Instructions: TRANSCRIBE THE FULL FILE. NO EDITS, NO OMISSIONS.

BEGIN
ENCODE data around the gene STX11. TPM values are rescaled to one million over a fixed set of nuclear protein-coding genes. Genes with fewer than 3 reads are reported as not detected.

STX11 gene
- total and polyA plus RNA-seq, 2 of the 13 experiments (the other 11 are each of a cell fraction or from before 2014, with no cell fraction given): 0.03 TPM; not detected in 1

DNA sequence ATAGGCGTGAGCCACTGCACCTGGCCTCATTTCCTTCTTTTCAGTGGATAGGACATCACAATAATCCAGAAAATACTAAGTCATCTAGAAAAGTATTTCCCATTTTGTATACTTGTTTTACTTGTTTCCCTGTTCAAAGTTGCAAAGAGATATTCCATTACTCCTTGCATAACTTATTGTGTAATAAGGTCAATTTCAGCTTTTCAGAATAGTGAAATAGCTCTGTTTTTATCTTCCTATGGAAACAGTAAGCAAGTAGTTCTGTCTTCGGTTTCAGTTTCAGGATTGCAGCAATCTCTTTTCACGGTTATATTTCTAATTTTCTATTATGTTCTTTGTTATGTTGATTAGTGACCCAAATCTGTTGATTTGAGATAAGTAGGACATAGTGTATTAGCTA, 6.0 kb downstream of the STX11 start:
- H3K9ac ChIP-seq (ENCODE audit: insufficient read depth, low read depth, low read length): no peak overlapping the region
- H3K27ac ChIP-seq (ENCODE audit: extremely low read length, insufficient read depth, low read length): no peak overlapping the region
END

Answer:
ENCODE data around the gene STX11. TPM values are rescaled to one million over a fixed set of nuclear protein-coding genes. Genes with fewer than 3 reads are reported as not detected.

STX11 gene
- total and polyA plus RNA-seq, 2 of the 13 experiments (the other 11 are each of a cell fraction or from before 2014, with no cell fraction given): 0.03 TPM; not detected in 1

DNA sequence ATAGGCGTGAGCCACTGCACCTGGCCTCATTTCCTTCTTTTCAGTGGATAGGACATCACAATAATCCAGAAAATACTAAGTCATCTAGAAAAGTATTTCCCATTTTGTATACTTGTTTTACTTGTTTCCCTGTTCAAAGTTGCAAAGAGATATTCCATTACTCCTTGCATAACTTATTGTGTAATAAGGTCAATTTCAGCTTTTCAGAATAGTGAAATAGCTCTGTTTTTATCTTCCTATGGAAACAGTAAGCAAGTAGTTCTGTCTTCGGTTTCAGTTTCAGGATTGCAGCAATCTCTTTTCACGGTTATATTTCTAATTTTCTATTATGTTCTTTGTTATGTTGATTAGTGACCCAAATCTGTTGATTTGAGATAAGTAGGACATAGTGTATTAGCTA, 6.0 kb downstream of the STX11 start:
- H3K9ac ChIP-seq (ENCODE audit: insufficient read depth, low read depth, low read length): no peak overlapping the region
- H3K27ac ChIP-seq (ENCODE audit: extremely low read length, insufficient read depth, low read length): no peak overlapping the region